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London Open: The dreaded Covid Fall surge is here, Xi in Shenzhen, KRW, and GBP views. + oil

Market Analysis /
Stephen Innes / 14 Oct 2020

As the UK government's new three-tier covid-19 alert system dominates media headlines, the US re-enters the Covid haze, and the much-dreaded fall/winter surge is here. As everyone predicted but prayed it would not happen, the US is now grappling with a new Covid-19 wave that all but bound to ruin any holiday optimism. 

 

While much of this surge has been built into the current market, Oil models, as most 2H20 views, would see prices in the $40-$45/bbl range just because of that effect, and indeed, this is what we are currently experiencing.

 

But the tail risk, which is too often devoid in the narrative, is how lawmakers deal with this surge, and the way consumers interact remains the wild card. While a return to draconian confinement measures is unlikely, the most prominent threat to the economic recovery is fear of the virus, not necessarily the soft lockdowns or social gathering restrictions. It is fear that could keep people hunkered down in their apartments until the curve flattens or the vaccine is available. It could sound a significant downbeat to the economy.

 

 

President Xi Bounce

 

In a speech in Shenzhen, President Xi reiterated China's plan to open the economy to focus on both capital market reform and technology. He noted that through the CCP leadership, technology had taken Shenzhen to a higher level. 

 

This is the frontrunner to the Party Plenary, where market reforms will be laid out thick and heavy. And should be very positive for risk so much so a grandeur CCP display could steal a bit of the  US election thunder, that's if the current election polls prove reliable.

 

Biden's presidency is still bullish for stocks and should deliver a weaker US dollar. 

 

Nonetheless, a Biden presidency and a Democratic sweep of Congress offers the prospect of a potent policy mix when allied with accommodative monetary policy and will be uber supportive for stocks.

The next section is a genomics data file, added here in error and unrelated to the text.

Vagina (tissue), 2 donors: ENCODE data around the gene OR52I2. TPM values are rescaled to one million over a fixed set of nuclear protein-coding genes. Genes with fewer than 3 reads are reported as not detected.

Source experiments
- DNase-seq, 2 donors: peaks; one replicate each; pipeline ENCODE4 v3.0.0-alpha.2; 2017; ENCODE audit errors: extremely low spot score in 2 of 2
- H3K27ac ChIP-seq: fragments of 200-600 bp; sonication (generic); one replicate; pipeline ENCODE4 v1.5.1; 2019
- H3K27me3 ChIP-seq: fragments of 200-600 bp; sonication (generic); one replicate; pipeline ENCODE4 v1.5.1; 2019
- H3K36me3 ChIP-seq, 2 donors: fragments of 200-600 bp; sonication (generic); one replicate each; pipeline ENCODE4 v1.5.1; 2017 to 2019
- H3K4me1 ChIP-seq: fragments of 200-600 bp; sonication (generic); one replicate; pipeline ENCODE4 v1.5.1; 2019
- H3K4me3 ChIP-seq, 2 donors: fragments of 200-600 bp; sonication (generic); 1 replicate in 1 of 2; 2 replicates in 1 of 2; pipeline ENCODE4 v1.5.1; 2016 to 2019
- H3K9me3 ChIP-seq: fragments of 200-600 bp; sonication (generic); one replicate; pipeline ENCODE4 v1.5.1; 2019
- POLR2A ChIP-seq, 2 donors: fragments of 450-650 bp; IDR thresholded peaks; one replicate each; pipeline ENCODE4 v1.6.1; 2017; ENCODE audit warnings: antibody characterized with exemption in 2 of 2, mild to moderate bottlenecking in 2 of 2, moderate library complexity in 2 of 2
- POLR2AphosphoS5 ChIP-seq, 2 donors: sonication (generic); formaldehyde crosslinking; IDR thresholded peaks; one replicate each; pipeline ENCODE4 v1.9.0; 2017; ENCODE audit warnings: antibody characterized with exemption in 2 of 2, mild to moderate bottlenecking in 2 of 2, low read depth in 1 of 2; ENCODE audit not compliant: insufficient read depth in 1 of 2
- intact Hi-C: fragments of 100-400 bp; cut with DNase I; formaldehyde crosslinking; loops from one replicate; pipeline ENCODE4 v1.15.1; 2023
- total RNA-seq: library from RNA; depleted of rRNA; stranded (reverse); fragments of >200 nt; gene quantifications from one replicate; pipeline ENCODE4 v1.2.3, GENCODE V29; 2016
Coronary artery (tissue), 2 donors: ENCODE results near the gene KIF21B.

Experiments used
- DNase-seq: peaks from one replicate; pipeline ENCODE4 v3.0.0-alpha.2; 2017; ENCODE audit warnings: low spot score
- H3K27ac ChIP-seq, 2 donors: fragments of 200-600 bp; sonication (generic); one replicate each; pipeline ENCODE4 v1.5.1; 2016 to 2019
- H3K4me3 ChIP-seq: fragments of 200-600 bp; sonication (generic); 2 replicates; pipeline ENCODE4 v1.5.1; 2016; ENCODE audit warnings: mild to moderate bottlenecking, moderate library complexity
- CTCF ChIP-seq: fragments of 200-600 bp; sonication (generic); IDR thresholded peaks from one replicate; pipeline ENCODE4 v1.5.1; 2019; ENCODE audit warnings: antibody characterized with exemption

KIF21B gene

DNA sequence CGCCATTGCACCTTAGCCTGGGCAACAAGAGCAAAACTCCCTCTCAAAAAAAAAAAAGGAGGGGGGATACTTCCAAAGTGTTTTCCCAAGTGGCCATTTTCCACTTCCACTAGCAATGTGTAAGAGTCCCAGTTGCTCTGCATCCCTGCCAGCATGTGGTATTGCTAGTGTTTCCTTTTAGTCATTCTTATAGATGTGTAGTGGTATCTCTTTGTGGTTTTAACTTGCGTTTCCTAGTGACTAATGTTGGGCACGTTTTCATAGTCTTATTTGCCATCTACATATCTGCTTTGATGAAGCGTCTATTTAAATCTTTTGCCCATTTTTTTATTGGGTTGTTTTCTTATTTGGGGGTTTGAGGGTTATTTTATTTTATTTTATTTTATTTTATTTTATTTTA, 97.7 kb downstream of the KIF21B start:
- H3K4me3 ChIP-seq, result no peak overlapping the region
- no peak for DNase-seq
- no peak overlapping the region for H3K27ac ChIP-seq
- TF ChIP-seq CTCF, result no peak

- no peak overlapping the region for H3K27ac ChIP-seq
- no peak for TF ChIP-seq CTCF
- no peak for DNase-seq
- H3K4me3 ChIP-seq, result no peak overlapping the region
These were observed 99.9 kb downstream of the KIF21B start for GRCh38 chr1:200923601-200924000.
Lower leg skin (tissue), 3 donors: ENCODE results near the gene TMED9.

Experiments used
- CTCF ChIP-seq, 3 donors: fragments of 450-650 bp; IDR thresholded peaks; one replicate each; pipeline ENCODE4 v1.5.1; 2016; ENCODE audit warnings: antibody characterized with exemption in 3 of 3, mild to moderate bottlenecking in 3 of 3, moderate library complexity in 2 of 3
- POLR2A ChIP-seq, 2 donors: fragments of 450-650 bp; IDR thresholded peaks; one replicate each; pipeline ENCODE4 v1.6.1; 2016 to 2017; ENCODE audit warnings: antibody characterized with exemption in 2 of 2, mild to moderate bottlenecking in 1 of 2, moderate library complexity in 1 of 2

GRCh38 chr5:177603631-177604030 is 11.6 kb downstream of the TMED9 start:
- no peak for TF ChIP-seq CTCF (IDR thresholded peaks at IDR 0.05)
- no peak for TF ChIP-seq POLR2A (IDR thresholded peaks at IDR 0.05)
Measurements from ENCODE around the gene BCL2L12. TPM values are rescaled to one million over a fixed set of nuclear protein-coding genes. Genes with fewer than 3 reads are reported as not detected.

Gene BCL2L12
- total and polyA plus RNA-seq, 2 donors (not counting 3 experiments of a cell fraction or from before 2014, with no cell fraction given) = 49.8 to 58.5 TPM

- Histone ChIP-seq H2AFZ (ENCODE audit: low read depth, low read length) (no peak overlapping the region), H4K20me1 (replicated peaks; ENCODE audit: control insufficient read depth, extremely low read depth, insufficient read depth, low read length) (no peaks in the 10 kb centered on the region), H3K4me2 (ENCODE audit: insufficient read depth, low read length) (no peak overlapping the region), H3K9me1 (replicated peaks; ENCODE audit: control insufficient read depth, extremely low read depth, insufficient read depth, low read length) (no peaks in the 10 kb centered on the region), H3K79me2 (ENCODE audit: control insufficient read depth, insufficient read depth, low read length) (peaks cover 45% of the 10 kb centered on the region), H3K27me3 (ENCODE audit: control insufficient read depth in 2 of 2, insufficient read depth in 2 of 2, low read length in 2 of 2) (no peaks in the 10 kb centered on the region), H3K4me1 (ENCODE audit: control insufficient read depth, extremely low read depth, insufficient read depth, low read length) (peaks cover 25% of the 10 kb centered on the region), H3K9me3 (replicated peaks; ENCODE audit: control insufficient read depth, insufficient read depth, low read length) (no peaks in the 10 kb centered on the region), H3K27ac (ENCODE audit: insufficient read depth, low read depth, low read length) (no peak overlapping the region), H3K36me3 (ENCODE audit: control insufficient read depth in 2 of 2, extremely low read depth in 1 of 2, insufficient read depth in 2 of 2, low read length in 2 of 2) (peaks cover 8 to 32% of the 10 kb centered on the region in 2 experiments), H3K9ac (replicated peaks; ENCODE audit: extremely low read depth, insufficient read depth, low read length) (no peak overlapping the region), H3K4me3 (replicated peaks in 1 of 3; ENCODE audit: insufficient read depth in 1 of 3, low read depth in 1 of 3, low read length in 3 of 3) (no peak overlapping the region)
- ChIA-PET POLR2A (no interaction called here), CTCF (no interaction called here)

Indeed, such an election outcome would likely nudge the Fed into providing more details around its average inflation targeting framework that could also prompt a step-up in QE if the UST curve bear steepens aggressively. Combined, these would be USD-negative and gold positive.

 

 In the meantime, downside risks to US economic activity are rising, consistent with increasingly negative data surprise indices and the resurgence in Covid. 

 

If there a time for stimulus deal to come through, now would be as good a time as any. 

 

Currency Markets 

 

The USD rallied versus G10 currencies following weaker-than-expected US core CPI for September, highlights the lack of broad-based inflationary pressure and the need for fiscal stimulus. The probability of near-term fiscal stimulus remains low after senior Democrats homed in on Paycheck Protection Program for small businesses rather than a broader package.

 

 

The Pound 

 

UK PM Boris Johnson and European Commission Head Ursula von der Leyen will discuss the progress of Brexit negotiations on Wednesday afternoon in Europe, according to Reuters. The two sides remain far apart on state aid rules, where the UK seeks more flexibility, and on EU fishing rights in UK waters.

 

Brexit negotiations are very much in the UK press backburner as the tabloids are much more focused on domestic social-mobility restrictions in the context of the government's new three-tier covid-19 alert system. 

 

Johnson had set the deadline for a deal as Oct. 15 - the starting date of the EU leaders' summit - after which he said the UK is ready to withdraw from talks. An agreement by Thursday is highly unlikely, as is the prospect of a breakdown in negotiations, so time to kick the can down to month end.

 

With GBPUSD holding up relatively well and front-end vol relatively contained, a breakdown in negotiations would represent the outcome of an unexpected trail this week. Meanwhile, Ireland's press report that several EU ministers have stepped up planning for the possibility of no deal, with France's European affairs minister, Clément Beaune, arguing that such an outcome is becoming increasingly likely.

 

The information is not to be construed as a recommendation; or an offer to buy or sell; or the solicitation of an offer to buy or sell any security, financial product, or instrument; or to participate in any trading strategy. Readers should seek their own advice. Reproduction or redistribution of this information is not permitted.

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